As many of you know, I’ve been hootin and hawlerin about this term called “chargeback” or simply… stealing shit from my company with be punishable by my Raptor plowing into your front living room. Now that I’ve gotten the childish comment out of the way, we’ll dive into the subjects that make up a chargeback. This info can be applied to any business, but I wanted to share my perspective as a small business owner in the aftermarket automotive community. Chargebacks can destroy a business’s cash flow, and worse, if the customer received the product, you, as the seller/vendor, spent that money for the customer. Yes, that is actual theft, and sadly, most “friendly fraud” chargebacks go unpunished…. but I think I can make a difference in this post.

Here are the chargeback subjects I will cover, along with many real-life examples of what happened to me.

  • What is a chargeback, and why do chargebacks happen?
  • What type of chargebacks are there?
  • Who allowed chargebacks?
  • What the consequences of chargebacks
  • What can I do to prevent chargebacks
  • What needs to be done chargebacks moving forward in 2024

What is a chargeback, and why do chargebacks happen?

The word chargeback to a retailer/vendor might be the worst thing that could brought up in a meeting or an accounting department. A chargeback is when a customer (YOU), or even myself, initiates a “dispute” against the vendor or retailer (me) or anyone that you purchased from, FFP, American Muscle, or CJ Pony Parts; you get the point. You or someone else would file a chargeback because you didn’t receive a product on time. The vendor did not attempt to assist you with the order, the item was broken, and the vendor did not help you, or the order was genuinely fraudulent, meaning someone stole your credit card and purchased something you did not authorize.

Personally, I have filed ONE chargeback in my entire life. I had purchased a cylinder bore camera and had not received any updates for 2 months. I tried contacting the vendor for weeks and finally gave up. Ironically, they answered the email the day I filed the chargeback, and I repaid my invoice.

What type of chargebacks are there?

We have dealt with two types of chargebacks: fraudulent chargebacks and friendly fraud chargebacks.

Types of chargebacks

  • Merchant error chargebacks
  • Chargeback fraud
  • Friendly fraud

Merchant Error Chargebacks

Merchant error chargebacks occur when businesses make mistakes during the transaction process, leading cardholders to dispute the charges. These errors can stem from various sources, including human oversight or technical glitches. The business is accountable for these mishaps, so cardholders initiate chargebacks to correct the discrepancies.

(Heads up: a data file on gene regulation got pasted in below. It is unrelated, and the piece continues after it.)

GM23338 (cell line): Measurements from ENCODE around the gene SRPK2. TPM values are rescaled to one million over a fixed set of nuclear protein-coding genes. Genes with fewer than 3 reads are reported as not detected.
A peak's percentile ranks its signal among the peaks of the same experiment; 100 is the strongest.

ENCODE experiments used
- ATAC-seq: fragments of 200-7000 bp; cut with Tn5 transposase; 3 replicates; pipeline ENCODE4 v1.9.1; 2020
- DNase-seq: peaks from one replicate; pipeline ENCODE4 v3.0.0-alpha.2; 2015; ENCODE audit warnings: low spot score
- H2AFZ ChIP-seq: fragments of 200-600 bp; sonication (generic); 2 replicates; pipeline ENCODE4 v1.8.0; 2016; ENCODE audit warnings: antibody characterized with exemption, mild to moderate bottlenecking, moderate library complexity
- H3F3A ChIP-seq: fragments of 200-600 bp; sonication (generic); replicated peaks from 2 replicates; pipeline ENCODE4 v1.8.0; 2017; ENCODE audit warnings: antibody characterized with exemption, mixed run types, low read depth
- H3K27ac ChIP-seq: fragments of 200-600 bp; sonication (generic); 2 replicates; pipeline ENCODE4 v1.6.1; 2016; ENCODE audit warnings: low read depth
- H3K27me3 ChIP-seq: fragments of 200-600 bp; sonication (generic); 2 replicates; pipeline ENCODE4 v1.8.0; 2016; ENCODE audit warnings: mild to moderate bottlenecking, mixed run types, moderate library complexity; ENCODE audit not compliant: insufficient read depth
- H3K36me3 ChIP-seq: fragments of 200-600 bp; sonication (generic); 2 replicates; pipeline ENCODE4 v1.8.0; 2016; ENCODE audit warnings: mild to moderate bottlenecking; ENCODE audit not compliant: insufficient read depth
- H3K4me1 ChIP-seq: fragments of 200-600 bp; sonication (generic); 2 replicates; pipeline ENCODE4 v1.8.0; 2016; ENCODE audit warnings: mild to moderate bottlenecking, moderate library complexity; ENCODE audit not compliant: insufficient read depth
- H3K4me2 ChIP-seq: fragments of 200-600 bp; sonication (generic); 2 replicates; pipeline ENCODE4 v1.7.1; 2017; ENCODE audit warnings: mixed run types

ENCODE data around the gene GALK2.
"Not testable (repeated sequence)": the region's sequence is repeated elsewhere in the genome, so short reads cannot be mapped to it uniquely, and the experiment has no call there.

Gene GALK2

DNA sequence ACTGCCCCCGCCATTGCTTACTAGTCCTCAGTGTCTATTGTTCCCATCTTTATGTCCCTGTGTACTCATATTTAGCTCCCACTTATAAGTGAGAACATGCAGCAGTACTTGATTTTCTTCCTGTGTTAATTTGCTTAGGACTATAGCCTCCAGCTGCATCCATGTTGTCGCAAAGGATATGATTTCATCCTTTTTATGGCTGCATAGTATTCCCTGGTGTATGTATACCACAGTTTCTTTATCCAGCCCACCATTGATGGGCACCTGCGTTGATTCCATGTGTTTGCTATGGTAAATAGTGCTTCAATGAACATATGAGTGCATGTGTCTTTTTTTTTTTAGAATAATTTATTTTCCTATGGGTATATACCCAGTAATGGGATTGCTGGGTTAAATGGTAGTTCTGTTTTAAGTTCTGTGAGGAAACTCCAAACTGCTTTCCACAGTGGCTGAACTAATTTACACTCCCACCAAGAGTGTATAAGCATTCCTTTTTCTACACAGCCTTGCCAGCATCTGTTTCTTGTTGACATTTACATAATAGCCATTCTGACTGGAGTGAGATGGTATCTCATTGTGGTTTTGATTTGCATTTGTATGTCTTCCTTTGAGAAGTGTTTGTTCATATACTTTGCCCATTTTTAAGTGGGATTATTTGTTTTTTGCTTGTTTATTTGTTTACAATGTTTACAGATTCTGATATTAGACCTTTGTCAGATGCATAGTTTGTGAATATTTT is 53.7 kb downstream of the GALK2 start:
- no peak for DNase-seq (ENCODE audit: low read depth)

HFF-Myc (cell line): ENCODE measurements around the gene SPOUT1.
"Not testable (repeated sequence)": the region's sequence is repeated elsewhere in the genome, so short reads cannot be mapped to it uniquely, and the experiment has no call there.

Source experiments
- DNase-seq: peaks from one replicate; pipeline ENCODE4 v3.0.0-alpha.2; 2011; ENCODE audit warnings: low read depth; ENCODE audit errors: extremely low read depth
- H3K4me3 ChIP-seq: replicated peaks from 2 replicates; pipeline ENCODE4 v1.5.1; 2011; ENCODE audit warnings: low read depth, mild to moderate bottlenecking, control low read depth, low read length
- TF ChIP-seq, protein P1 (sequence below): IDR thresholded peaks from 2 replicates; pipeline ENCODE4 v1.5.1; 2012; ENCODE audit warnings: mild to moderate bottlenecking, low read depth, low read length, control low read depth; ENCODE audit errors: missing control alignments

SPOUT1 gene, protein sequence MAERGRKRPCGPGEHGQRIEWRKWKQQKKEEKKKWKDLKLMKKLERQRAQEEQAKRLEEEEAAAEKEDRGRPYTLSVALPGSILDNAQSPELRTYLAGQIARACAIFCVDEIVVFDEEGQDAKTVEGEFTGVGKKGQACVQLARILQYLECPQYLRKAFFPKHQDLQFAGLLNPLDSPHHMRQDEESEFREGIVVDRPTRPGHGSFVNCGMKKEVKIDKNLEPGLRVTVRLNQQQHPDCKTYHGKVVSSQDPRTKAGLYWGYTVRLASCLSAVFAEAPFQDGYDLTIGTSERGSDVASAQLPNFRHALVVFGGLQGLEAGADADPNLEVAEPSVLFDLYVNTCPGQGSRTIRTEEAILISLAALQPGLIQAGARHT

Illustrative instances of business error chargebacks include:

  1. Duplicate Charges: Occurs when businesses inadvertently process the same transaction multiple times, resulting in the customer being billed excessively.

Example: A customer experiences an error while completing an online purchase, leading them to attempt the transaction again, resulting in multiple charges for the same item.

  1. Incorrect Amount Charged: Arises when businesses charge an incorrect amount for a transaction, whether due to pricing or typographical mistakes.

Example: A customer agrees to a $50 purchase, but the business bills them $500 due to an error. The customer then seeks a chargeback to rectify the overcharge.

  1. Noncompliance with Card Network Regulations: Results from businesses failing to adhere to the rules set forth by card networks like Visa and Mastercard, such as obtaining proper authorization or adhering to refund procedures.

Example: A business charges a customer’s account without obtaining proper authorization, prompting the cardholder to initiate a chargeback upon discovering the unauthorized transaction.

Chargeback Fraud – This is truly the worst, the worst.

Chargeback fraud arises when an unauthorized party conducts transactions on a cardholder’s account without their knowledge or consent, typically due to compromised account information. In such instances, the cardholder is not accountable for the fraudulent charges and can request a chargeback to recover their funds. Here are several scenarios illustrating chargeback fraud:

  1. Stolen Card: This occurs when a thief steals a cardholder’s physical card and uses it for unauthorized purchases, prompting the cardholder to report the theft and initiate a chargeback.

Example: An individual’s credit card wallet is stolen, and the thief utilizes the card to make purchases. Upon discovering the theft and unauthorized charges, the cardholder contacts their issuer to report the incident and initiate a chargeback to reverse the fraudulent transactions.

  1. Account Hacking: This involves fraudulent actors obtaining a cardholder’s account details through hacking or phishing tactics, enabling them to make unauthorized transactions. The cardholder can dispute these charges through a chargeback.